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  • Korea's Eyes
  • Yu Hua (bio)
    Translated by John Kim (bio)

Some years ago, in just the past century, an ordinary man unknown to anyone-a worker (), to be exact-set himself on fire in a bustling area of Seoul. In his final moments, he expressed a profoundly poignant regret. He had not achieved a higher level of education for himself; he had hoped so much to have befriended a college student, one who had studied law, so that he could have helped them, the workers, somehow use the law to protect their own rights.

The fire that this plain and simple man had lit in self immolation would never again be extinguished. The intellectuals and college students of Korea had all been living comfortably on the fairly good wages provided by the government, but because of this ordinary worker's death, they began to examine their consciences: what ultimately were the rights of the people? what was the future of the nation? The raging flames of this worker's self-immolation extended into the hearts of countless Koreans and ignited their sense of self-respect and indignation. Then, this nation of song-and dance lovers began to reveal their strong and steadfast character. From the Kwangju Uprising to the various student movements that swept across the whole of the 1980s, the people began to take back, little by little, their own fate from the hands of the politicians. It was precisely in these times that I was an adolescent in China, [End Page 377] piecing all of this together bit by bit from the newspapers and the black-and-white television sets. One after another, Korean youths who were more or less my age-dying either by self-immolation or by throwing themselves off of buildings-destroyed their own bodies of flesh and blood in order to protest against a despotic regime. Time and again, I experienced what is called "shock," and thought about my own age. I thought about the road of life I had been walking, and the endless experience ahead of me. I thought about the illusion of growing up every day; this kind of illusion described for me a beautiful future. I knew that those Korean peers of mine who had rushed to their deaths were also like me, but their own lives, which they had ended without the slightest hesitation, were, furthermore, taken for the sake of valuable life lessons and countless hopes and dreams. By dying in such sensational ways, they expressed their deep hopelessness toward the present reality; at the same time, their deaths also became a long and powerful cry. Their voices reverberated in the ears of their compatriots, calling them to be forever awakened and not fall asleep.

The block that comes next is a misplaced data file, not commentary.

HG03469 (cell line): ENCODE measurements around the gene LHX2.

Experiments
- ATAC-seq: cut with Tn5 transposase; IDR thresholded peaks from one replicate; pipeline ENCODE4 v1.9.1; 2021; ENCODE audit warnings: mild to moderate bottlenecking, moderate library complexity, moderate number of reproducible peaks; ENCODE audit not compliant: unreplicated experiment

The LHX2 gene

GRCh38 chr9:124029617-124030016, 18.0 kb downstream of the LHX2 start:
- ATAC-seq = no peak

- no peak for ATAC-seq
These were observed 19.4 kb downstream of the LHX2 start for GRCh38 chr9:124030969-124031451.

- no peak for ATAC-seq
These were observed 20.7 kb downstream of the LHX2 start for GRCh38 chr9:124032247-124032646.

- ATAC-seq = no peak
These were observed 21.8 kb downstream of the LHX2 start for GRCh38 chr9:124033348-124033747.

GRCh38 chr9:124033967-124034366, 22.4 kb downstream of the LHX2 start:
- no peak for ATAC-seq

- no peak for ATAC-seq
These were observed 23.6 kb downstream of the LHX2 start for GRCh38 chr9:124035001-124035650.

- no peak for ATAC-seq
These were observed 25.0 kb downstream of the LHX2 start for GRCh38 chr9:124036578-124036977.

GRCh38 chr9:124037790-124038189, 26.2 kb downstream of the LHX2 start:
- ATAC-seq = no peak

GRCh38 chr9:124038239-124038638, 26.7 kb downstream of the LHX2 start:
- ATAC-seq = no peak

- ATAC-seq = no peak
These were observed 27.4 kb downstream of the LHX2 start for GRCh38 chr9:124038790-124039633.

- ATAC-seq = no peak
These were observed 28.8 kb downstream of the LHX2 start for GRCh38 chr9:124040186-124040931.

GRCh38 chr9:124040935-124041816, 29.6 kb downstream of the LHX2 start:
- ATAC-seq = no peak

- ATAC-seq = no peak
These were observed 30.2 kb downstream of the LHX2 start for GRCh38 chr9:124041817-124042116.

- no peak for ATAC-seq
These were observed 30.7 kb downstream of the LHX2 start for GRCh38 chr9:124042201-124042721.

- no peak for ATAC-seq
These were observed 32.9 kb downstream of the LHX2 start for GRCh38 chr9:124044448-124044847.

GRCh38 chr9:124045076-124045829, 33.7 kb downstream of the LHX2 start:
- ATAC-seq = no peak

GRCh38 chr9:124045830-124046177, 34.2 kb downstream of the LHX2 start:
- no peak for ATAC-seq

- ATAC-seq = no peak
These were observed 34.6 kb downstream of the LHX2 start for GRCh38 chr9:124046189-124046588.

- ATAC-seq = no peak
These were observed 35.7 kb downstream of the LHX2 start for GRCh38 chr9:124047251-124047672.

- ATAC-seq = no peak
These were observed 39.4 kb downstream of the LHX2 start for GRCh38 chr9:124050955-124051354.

After I had reached the age of thirty, Korea began coming to China via another kind of image: as one of the four "Little Dragons" of Asia, and as the wealth generated by rapid economic development. Although the interim had been filled with the shadows of the collapses of shopping centers as well as the Han River Bridge, these shadows left a mark only on the minds of Korean people. For the Chinese, this just seemed like a few freckles on a pretty face-it certainly did not affect Korea's fine image. After frequent experiences of political turmoil in China at this time, people began to be weary of politics and began to express unprecedented fervor for economic development. Already by this stage, China did not want to see the Korea of the Kwangju Uprising or the Korea of the student movements. The vision of an era is often the vision of a shopper: only when one needs something can one take notice of that thing. The China of this period wanted to see a Korea that had emerged as an economic miracle and thought that it [End Page 379] saw in Korea's development an experience that would benefit itself. Many of China's entrepreneurs were fascinated by the management models of Korean corporations; they thought that expansion constituted development, so they hurriedly boarded planes to Korea-as tourists and as students.

Korea's next image was that of frailty...